We are trialling a mini grid in Mooroolbark in Melbourne’s eastern suburbs.
It’s looking at different scenarios and providing us insights into how people might use energy in the future.
We want to know what benefits a mini grid might provide communities, how customers respond to sharing and generating their own power and what type of technology is needed to make sure the mini grid is stable, reliable and delivers good power quality.
There are different definitions of what a mini grid is, and mini grids can be set up in many different ways.
In our mini grid trial in Melbourne’s outer east, we have 14 homes that can generate, store and manage power, and can be separated from the electricity network together with two homes that do not have solar or batteries.
The solar and batteries are all monitored and controlled remotely, and the idea is to progressively add intelligence to the home solar-storage systems.
One misconception with mini grids is that they are always about disconnecting completely from the electricity grid. In our trial, the main focus is actually on how we can integrate new technology such as solar panels and batteries into the existing electricity network. This will help us improve power reliability and security, and also allow households that generate their own electricity to continue to earn money from sharing it with their neighbours and the wider grid.
Customers are already making the choice to install solar panels and batteries. Through this trial we want to make sure that our network can support these changes as well as provide benefit to the broader community.
The network was originally built to support power flowing one way, to homes and businesses. As more people export electricity from their own solar, we need to make sure the network can support this. But it also provides us a great opportunity to investigate new ways we can use and share electricity through initiatives like mini grids.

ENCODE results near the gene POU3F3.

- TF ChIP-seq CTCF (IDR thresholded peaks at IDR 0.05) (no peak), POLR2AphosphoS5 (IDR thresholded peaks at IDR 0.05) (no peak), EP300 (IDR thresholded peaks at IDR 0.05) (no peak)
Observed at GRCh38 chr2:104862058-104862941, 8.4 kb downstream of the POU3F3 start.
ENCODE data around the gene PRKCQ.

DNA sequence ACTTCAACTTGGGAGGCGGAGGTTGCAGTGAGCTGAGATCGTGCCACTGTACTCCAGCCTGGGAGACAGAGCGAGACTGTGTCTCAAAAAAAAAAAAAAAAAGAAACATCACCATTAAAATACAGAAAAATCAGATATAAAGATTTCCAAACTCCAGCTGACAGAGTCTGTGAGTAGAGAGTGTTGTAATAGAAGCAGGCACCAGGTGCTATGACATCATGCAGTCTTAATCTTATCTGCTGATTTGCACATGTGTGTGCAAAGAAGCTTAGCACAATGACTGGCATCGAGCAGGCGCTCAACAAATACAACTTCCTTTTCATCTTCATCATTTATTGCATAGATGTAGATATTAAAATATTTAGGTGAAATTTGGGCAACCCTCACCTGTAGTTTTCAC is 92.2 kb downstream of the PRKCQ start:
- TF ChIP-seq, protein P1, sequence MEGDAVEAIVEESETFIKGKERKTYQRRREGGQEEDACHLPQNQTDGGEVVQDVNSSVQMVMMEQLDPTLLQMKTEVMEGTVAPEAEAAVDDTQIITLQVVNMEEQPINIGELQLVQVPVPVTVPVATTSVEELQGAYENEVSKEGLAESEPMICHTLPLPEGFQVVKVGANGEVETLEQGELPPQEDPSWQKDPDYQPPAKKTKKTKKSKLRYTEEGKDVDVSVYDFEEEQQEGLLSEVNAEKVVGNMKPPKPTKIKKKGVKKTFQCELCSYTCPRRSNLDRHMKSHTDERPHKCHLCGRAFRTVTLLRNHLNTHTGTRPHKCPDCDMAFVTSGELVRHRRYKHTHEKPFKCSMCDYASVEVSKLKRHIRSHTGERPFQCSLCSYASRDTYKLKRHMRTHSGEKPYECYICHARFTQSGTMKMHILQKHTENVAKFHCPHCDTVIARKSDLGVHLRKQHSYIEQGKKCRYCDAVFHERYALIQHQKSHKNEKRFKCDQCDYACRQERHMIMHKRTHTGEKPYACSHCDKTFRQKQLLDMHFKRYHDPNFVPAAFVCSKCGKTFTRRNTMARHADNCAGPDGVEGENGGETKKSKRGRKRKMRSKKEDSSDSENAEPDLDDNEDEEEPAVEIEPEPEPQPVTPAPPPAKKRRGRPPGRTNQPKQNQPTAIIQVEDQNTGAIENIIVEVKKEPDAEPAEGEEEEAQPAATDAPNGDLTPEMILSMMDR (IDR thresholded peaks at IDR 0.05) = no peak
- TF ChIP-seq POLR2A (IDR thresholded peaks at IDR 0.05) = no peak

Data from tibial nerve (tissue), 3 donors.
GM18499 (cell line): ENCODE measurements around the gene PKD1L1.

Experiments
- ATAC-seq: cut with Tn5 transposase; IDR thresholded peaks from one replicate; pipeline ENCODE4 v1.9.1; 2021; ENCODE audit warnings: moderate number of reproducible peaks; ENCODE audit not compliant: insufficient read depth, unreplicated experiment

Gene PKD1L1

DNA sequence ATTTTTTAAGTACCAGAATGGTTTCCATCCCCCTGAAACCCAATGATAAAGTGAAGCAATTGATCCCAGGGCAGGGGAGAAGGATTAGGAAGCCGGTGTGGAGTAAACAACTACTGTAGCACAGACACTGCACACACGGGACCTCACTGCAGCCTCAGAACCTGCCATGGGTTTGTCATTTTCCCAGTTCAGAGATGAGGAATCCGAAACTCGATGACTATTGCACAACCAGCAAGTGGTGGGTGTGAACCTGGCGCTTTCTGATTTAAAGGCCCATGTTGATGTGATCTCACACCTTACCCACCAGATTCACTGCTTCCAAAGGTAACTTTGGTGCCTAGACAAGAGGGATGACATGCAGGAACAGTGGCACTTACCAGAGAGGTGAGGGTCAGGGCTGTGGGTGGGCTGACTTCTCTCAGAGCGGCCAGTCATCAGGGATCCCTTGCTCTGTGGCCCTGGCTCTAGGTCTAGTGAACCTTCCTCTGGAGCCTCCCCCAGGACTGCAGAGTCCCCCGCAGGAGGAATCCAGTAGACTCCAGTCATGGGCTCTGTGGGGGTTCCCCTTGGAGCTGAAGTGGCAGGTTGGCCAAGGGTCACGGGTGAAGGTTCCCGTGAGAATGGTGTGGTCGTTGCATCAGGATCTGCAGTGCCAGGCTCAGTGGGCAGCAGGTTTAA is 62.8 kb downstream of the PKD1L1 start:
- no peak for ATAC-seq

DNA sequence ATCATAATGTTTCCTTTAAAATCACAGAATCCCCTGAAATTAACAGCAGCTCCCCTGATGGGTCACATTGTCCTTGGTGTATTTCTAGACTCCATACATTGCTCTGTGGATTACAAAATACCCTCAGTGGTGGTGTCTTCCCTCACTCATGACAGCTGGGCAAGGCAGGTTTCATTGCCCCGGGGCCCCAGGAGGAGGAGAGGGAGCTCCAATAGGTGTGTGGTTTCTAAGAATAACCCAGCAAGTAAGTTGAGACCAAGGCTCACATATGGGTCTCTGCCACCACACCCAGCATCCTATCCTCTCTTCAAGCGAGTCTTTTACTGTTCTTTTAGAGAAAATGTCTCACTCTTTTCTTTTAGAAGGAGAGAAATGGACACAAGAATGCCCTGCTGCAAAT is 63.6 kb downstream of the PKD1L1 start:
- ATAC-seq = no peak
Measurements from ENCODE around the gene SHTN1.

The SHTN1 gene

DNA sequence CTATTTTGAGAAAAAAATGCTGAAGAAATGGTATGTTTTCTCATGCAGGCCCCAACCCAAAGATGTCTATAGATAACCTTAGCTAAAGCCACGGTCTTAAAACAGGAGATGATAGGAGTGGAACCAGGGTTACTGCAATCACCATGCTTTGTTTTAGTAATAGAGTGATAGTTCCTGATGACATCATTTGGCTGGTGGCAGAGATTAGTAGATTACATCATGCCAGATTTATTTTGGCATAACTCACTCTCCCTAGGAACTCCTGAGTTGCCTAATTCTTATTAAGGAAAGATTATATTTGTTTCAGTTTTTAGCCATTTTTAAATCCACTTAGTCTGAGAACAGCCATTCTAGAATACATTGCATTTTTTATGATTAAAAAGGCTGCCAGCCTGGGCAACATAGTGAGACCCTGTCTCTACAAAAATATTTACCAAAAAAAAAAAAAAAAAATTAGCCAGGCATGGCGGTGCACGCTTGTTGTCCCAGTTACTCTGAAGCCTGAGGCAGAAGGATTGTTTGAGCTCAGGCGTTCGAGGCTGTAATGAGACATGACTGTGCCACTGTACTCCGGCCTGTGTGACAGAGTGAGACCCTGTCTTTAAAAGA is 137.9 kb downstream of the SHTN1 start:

Our trial could help improve security and reliability for customers in the future.
For example, if a tree falls on a powerline and causes an electricity outage, we might be able to use technology to keep homes powered.
Solar panels and batteries are expensive and not everyone can afford them, but with the mini grid we are trialling, we’ve shown that not everyone will need this technology to benefit.
I believe it’s still some years away, but we are definitely getting closer.
But, what I think we’ll see more of in the next few years is a rapid increase of people installing batteries in their homes. As prices drop, it will make more financial sense for people to install them.
The electricity network will still play an important role in our energy future, enabling customers to be seamlessly supplied with power that will be from a combination of large-scale generators, PV on the roof and batteries.
We need changes in pricing structures to make it fairer.
We need to make sure that customers who can’t afford this new technology aren’t financially penalised and those who are able to take up these new products and services are rewarded for delivering benefits to the broader community.
For example, is there a way to encourage homes to use energy stored in batteries in peak times so they can help reduce the need to build expensive power stations or new infrastructure.